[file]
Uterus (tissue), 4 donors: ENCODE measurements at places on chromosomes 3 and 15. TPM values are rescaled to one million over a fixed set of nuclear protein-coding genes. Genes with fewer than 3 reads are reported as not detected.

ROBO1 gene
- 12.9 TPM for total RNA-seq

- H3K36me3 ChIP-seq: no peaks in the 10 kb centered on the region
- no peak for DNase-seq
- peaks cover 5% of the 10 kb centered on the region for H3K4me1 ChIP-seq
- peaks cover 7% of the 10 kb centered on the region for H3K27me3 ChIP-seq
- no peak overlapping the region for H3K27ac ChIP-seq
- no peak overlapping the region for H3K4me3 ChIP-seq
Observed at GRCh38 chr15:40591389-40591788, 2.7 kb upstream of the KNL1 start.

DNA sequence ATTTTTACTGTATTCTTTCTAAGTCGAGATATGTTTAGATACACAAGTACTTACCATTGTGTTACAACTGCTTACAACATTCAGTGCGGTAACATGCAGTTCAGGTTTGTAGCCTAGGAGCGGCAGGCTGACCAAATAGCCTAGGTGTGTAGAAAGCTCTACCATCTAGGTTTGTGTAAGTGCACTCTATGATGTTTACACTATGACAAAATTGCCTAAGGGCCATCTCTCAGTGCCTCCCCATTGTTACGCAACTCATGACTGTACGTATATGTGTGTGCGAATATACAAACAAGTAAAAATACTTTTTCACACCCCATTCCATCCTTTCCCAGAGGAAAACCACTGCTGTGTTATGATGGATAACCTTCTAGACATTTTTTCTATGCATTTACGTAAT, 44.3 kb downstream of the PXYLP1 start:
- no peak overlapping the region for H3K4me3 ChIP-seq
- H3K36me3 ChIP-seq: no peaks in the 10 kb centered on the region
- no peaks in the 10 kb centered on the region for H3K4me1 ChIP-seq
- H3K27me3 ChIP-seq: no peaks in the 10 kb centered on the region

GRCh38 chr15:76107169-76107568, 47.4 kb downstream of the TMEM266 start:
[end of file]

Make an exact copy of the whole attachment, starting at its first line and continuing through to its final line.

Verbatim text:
Uterus (tissue), 4 donors: ENCODE measurements at places on chromosomes 3 and 15. TPM values are rescaled to one million over a fixed set of nuclear protein-coding genes. Genes with fewer than 3 reads are reported as not detected.

ROBO1 gene
- 12.9 TPM for total RNA-seq

- H3K36me3 ChIP-seq: no peaks in the 10 kb centered on the region
- no peak for DNase-seq
- peaks cover 5% of the 10 kb centered on the region for H3K4me1 ChIP-seq
- peaks cover 7% of the 10 kb centered on the region for H3K27me3 ChIP-seq
- no peak overlapping the region for H3K27ac ChIP-seq
- no peak overlapping the region for H3K4me3 ChIP-seq
Observed at GRCh38 chr15:40591389-40591788, 2.7 kb upstream of the KNL1 start.

DNA sequence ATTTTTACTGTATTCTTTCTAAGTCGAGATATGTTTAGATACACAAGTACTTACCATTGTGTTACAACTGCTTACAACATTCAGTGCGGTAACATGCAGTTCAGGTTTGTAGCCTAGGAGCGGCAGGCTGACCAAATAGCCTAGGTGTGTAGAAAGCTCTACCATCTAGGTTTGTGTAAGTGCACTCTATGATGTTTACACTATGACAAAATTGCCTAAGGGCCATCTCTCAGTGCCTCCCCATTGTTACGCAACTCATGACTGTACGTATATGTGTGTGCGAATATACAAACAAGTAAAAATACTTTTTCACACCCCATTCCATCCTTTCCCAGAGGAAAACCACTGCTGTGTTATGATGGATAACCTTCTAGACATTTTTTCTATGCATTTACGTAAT, 44.3 kb downstream of the PXYLP1 start:
- no peak overlapping the region for H3K4me3 ChIP-seq
- H3K36me3 ChIP-seq: no peaks in the 10 kb centered on the region
- no peaks in the 10 kb centered on the region for H3K4me1 ChIP-seq
- H3K27me3 ChIP-seq: no peaks in the 10 kb centered on the region

GRCh38 chr15:76107169-76107568, 47.4 kb downstream of the TMEM266 start: